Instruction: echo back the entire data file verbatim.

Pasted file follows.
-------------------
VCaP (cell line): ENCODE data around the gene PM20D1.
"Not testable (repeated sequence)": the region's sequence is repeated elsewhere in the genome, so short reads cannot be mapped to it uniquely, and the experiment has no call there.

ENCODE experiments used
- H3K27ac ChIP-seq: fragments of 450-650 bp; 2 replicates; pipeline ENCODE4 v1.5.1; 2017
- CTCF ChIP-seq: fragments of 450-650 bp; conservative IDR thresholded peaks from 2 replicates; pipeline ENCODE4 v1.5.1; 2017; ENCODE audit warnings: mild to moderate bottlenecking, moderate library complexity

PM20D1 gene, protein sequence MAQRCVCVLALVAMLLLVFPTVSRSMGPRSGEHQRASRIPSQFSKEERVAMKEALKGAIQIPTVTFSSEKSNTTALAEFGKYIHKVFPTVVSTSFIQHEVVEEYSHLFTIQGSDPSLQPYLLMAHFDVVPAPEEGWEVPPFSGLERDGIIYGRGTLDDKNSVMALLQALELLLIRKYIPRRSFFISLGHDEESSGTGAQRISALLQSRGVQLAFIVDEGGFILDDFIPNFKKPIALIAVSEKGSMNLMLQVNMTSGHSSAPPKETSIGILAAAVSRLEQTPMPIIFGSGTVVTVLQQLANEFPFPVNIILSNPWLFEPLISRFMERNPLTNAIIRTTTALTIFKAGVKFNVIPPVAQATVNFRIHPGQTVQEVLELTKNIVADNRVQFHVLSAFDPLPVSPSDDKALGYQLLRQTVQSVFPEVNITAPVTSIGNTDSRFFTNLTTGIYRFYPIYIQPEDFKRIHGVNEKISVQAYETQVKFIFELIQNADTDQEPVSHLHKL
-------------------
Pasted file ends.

VCaP (cell line): ENCODE data around the gene PM20D1.
"Not testable (repeated sequence)": the region's sequence is repeated elsewhere in the genome, so short reads cannot be mapped to it uniquely, and the experiment has no call there.

ENCODE experiments used
- H3K27ac ChIP-seq: fragments of 450-650 bp; 2 replicates; pipeline ENCODE4 v1.5.1; 2017
- CTCF ChIP-seq: fragments of 450-650 bp; conservative IDR thresholded peaks from 2 replicates; pipeline ENCODE4 v1.5.1; 2017; ENCODE audit warnings: mild to moderate bottlenecking, moderate library complexity

PM20D1 gene, protein sequence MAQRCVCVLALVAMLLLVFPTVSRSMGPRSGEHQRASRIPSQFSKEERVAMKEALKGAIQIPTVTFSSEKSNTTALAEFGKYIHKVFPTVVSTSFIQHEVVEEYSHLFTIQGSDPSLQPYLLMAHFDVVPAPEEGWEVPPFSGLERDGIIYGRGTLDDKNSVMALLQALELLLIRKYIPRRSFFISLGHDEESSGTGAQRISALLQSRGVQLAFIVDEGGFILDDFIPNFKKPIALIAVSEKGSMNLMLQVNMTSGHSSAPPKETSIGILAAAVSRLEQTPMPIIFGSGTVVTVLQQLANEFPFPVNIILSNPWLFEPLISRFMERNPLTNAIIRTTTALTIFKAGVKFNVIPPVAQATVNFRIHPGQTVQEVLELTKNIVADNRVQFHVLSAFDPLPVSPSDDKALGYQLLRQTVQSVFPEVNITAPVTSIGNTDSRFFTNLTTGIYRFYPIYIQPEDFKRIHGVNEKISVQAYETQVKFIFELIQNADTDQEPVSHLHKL